The Army’s ambiguous embrace?

Charles L. Glen. The Ambiguous Embrace – Government and Faith-Based Schools and Social Agencies. Princeton University Press, Princeton, New Jersey. 2000.

embraceCharles Glen has provided an extremely important examination of the relationship between government and faith-based organizations. It expands the work of Joe Loconte whose study, Seducing the Samaritan,(1997) focused primarily on Massachusetts while Glen explores the issue both nationally and internationally. The two books are further tied together by the inspiration and writing of Peter L. Berger, director, Institute for the Study of Economic Culture, Boston University.

Of particular interest to Salvationists are over 20 pages of material in which Glen is joined by Emily Nielsen Jones in order to examine the work of The Salvation Army, identified as “one of America’s most popular and active nonprofit social service agencies.” Together, they examine the organization’s cautious connections with government funding and hold it up “as an example of how to accept government support without abandoning its religious character.”

They recognize, however, that the Army’s popularity with the public and with government funders has not been without cost. “The stated mission of the Army has remained relatively constant over time, yet its social service wing has gradually evolved from a grassroots, personal ministry into a large, institutionalized operation increasingly detached from the religious life of its members.”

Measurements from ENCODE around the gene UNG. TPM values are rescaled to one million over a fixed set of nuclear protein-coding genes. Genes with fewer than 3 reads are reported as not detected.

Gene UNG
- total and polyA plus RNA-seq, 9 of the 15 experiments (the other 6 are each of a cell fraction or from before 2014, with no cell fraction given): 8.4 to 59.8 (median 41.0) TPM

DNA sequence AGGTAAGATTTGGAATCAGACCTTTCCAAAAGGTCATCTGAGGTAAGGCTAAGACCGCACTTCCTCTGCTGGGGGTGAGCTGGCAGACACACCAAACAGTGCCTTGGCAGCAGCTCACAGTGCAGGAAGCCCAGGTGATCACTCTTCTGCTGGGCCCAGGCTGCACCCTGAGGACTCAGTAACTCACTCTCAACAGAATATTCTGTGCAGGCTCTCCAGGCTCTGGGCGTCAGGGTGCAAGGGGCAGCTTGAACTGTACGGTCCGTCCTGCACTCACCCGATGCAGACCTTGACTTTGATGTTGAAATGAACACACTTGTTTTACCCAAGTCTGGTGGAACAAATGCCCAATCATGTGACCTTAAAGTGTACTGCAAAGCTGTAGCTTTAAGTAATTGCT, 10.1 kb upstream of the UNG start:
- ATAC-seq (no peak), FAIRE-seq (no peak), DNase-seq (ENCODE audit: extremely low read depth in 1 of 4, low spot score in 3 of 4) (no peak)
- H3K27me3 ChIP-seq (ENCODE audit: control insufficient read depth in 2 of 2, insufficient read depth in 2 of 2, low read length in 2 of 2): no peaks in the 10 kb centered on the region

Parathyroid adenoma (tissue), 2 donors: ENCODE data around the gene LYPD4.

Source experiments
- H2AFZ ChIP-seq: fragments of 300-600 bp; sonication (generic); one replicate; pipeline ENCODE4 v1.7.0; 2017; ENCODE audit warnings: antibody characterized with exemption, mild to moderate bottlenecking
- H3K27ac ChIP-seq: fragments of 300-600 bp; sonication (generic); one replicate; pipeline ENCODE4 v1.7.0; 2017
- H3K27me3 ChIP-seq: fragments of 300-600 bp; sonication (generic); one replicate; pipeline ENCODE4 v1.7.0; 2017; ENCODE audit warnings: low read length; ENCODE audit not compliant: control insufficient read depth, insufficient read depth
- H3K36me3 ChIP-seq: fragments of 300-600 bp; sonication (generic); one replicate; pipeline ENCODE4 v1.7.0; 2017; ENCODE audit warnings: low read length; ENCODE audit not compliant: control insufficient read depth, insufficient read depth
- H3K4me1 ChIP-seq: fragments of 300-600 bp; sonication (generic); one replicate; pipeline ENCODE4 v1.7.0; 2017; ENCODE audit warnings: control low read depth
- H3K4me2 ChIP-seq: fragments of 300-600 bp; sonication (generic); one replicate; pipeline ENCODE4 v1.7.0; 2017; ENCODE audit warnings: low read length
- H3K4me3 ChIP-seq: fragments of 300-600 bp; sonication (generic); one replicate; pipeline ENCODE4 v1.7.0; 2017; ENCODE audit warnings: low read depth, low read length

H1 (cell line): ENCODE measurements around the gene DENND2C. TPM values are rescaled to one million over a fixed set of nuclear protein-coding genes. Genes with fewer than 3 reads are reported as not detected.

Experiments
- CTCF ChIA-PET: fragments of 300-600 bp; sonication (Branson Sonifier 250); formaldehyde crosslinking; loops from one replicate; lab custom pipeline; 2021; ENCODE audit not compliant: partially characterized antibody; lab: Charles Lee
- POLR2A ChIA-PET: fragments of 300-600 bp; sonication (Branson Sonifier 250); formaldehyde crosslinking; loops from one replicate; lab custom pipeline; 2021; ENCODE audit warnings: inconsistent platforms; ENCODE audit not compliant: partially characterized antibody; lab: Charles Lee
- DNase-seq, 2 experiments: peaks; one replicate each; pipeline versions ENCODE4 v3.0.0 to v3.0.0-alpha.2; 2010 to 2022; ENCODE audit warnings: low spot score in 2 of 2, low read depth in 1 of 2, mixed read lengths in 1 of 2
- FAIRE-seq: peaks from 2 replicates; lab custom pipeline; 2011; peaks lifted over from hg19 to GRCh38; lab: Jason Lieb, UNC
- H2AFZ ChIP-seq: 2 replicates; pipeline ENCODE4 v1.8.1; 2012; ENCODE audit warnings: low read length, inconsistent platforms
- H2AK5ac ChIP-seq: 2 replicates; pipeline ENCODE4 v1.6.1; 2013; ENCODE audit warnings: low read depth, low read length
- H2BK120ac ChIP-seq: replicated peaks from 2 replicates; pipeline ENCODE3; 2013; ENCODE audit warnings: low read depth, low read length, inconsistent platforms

The book explores the Army’s social service roots from William Booth’s In Darkest England and the Way Out, through the 1906 San Francisco earthquake and fire and World War I into a more professionalized approach to social service delivery. Seen as elements of the Army’s persistence as a faith-based organization are its quasi-military structure, its strong “sense of heritage and separateness, and its ethos of organized purpose.”

Glen recognizes that “throughout its history the Army’s vision has always been larger in scope than the limited resources of its membership could sustain.” He sees the organization as vulnerable to the “lure of doing more good” because of its large scope and high popularity.

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